By BRIAN LONG
FANTASTIC conditions over the long weekend attracted massive numbers of boats onto the water, with a many reports of captures as a consequence.
Many anglers chased the whiting, with Queenscliff to St Leonards hosting the best action for many weeks.
Terry McMahon easily caught his bag limit on pippies at the entrance to Swan Bay on first light. Guy Stevens also fished Swan Bay for a bag-limit catch in only 90 minutes. A shift out to deeper water soon produced a nice bag of flathead as well.
Troy Martin and James Miller drifted the edge of the Coles Channel where they caught flathead as well as over a dozen whiting and three snapper around 1.5kg.
Salmon kept anglers busy around The Rip area. Many shoals were holding deep, requiring the use of a downrigger, which soon had the O’Toole brothers constantly hooking up on salmon to better than 1.5kg.
Kingfish reports had been limited until Tony Fitzgerald and Stan Toll fished wide of the Portsea Hole last weekend, catching five fish but only keeping the largest, a 4.2kg specimen. Slow trolling with white Slug Go lures was the successful method.
Squid remained viable as long as they were targeted at first light. Grassy Point and Point George were consistent but the shallows of Hermsley were probably the best, with small natural-coloured jigs catching plenty of squid.
Graham Shorten drifted the spoil grounds off Leopold with soft plastics, catching a variety of species featuring snapper, flathead and pike. Graham’s largest snapper was 3.1kg and his longest pike over one metre, with Gulp turtleback worms in the Pumpkin Green pattern working best.
Salmon continued moving throughout Corio Bay, making them at times difficult to locate. However, they were found consistently around Alcoa Pier at first light and close in at Bird Rock in the evenings, with soft plastics taking the most fish.
Jake McManus trolled deep-diving lures off Bird Rock where he was into some big pike. Slow trolling the shallow grass beds of the bay at this time of the year will always produce quality pike.
Colin Carter caught over a dozen pike in three sessions while fishing land-based from the rocks at North Shore. Colin used small metal baitfish lures to land fish up to 85cm along with three salmon that he estimated at just over 1kg.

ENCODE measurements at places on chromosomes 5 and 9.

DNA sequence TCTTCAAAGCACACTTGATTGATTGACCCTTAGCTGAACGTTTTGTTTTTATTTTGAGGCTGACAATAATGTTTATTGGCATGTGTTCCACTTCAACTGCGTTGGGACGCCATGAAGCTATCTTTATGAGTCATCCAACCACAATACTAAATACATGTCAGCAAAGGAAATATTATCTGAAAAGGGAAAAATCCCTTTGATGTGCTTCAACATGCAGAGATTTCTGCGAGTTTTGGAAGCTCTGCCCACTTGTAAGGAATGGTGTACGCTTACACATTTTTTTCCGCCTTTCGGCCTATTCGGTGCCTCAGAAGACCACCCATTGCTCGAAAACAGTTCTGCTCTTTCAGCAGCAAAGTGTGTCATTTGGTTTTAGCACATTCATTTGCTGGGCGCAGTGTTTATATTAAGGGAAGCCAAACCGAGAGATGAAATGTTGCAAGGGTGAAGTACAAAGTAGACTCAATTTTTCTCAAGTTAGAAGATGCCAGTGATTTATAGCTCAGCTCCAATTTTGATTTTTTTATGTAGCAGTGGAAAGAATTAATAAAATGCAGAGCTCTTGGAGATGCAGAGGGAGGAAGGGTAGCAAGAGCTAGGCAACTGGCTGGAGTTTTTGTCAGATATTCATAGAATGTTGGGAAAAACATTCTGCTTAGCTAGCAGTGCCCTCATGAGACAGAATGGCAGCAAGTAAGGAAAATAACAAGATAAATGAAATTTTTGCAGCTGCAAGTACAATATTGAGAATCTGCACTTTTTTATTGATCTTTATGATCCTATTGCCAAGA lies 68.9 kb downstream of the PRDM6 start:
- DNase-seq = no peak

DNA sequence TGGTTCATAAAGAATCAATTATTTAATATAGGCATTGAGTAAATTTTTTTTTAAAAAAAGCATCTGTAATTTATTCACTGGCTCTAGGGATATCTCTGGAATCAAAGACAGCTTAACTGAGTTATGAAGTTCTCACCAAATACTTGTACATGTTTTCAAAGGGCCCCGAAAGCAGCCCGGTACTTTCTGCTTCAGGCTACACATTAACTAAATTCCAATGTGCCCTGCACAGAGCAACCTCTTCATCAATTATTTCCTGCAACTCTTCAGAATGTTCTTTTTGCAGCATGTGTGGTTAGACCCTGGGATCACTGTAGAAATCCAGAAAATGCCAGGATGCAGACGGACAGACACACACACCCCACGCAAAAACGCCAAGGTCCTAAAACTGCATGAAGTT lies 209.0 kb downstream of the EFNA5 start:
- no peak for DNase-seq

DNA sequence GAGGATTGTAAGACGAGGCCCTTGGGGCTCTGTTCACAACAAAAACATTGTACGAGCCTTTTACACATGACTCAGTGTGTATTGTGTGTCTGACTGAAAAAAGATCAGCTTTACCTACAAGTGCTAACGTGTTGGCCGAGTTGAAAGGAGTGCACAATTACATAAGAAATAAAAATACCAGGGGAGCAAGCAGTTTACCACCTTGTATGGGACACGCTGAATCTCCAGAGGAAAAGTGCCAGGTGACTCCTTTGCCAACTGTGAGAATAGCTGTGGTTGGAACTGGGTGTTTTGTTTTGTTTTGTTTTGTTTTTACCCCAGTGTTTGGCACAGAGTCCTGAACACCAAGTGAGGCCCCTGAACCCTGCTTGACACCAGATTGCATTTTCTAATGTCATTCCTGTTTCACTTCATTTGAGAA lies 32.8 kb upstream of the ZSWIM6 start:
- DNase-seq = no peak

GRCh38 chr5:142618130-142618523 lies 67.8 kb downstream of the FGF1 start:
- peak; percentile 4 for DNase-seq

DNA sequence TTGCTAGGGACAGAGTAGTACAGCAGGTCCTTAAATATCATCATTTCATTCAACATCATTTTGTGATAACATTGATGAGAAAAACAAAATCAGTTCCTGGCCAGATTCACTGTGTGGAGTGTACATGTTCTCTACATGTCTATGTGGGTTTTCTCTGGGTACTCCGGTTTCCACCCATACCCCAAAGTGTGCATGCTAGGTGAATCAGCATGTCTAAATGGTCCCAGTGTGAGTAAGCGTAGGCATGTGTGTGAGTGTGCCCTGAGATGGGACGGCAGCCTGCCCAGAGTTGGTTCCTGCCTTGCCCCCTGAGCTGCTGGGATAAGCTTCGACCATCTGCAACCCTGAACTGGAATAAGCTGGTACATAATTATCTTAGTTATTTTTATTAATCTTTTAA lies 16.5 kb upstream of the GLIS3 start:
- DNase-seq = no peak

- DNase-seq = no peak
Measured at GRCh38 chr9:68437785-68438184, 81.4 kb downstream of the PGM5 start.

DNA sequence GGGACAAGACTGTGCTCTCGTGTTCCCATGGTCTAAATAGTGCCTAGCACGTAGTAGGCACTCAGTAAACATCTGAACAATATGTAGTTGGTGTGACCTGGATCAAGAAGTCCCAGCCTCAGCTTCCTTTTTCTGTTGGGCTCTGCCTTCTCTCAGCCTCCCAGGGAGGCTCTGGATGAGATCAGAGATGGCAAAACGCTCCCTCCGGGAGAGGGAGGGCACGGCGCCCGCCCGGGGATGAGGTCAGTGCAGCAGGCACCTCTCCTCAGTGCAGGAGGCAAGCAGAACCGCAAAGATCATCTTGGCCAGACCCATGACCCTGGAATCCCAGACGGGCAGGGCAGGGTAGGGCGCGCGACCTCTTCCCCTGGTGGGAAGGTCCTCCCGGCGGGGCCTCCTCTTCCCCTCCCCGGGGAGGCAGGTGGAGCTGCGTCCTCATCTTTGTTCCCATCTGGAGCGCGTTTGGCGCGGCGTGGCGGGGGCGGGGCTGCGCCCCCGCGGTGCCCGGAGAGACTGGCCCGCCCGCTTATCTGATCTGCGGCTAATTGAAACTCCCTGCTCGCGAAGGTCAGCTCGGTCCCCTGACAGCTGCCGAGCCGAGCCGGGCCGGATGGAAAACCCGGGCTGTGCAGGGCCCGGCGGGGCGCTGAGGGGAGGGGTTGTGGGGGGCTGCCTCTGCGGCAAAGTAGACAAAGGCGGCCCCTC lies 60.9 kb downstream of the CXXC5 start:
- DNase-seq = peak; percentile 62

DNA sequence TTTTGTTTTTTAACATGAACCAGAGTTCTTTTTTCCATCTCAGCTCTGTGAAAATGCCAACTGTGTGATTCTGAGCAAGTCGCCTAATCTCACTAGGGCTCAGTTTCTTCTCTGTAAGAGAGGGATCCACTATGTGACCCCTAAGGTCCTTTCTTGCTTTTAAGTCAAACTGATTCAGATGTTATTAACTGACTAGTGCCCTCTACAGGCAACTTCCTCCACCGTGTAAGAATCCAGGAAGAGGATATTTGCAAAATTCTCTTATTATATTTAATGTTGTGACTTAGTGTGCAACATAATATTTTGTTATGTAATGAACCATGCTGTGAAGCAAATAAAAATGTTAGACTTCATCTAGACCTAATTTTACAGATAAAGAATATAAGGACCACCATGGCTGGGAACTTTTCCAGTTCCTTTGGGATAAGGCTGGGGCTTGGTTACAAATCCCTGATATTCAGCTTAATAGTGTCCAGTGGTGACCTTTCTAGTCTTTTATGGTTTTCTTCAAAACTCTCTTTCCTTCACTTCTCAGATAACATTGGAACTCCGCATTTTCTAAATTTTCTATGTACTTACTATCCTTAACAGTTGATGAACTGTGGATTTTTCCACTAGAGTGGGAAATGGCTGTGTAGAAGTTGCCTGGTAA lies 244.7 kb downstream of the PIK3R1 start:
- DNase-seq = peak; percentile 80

Paul Jeffries cast soft plastics from his kayak to catch pike, salmon, snapper and flathead around the boat moorings between Eastern Beach and Royal Geelong Yacht Club. Late in the evening around high tide was best.
Surf anglers caught plenty of salmon from the rock platforms just past Lorne, especially when using lures around high tide.
Nathan Priest fished the Barwon River near Queen’s Park where he found plenty of small redfin. Soft plastics worked better than hard-bodied lures, especially when worked extremely slowly.
The area between Fyans Park to Ceres has been the most productive local stretch of the river for redfin, with late afternoons the best time to fish.
Michael Evans continued putting in plenty of time at Wurdee Boluc Reservoir, which understandably rewarded his with the best results. Big redfin have been caught at the reservoir early morning or late in the evening, with smaller specimens biting during the day.
Lake Toolondo again produced the best trout fishing in the state. All methods worked but drifting mudeye out under a float was best in bright conditions, with anglers landing fish better than 2kg.
Many local anglers travelled far and wide over the long weekend, including Geelong fly expert John Mole who went all the way to the wilds of Tasmania. He did it rough but managed some outstanding fishing, with his best rainbow trout estimated at over 5kg.
Tackleworld staff member Chris Pitman fished the estuary at Nelson where he caught bream and mulloway on a mix of vibe and bibbed lures.
This weekend’s tides should be ideal for salmon from the surf between Lorne to Wye River. The two hours either side of high tide should be best.
Send reports and photos to at email@example.com or visit Brian at Ray Long’s Fishing World, 105 Shannon Ave, Manifold Heights.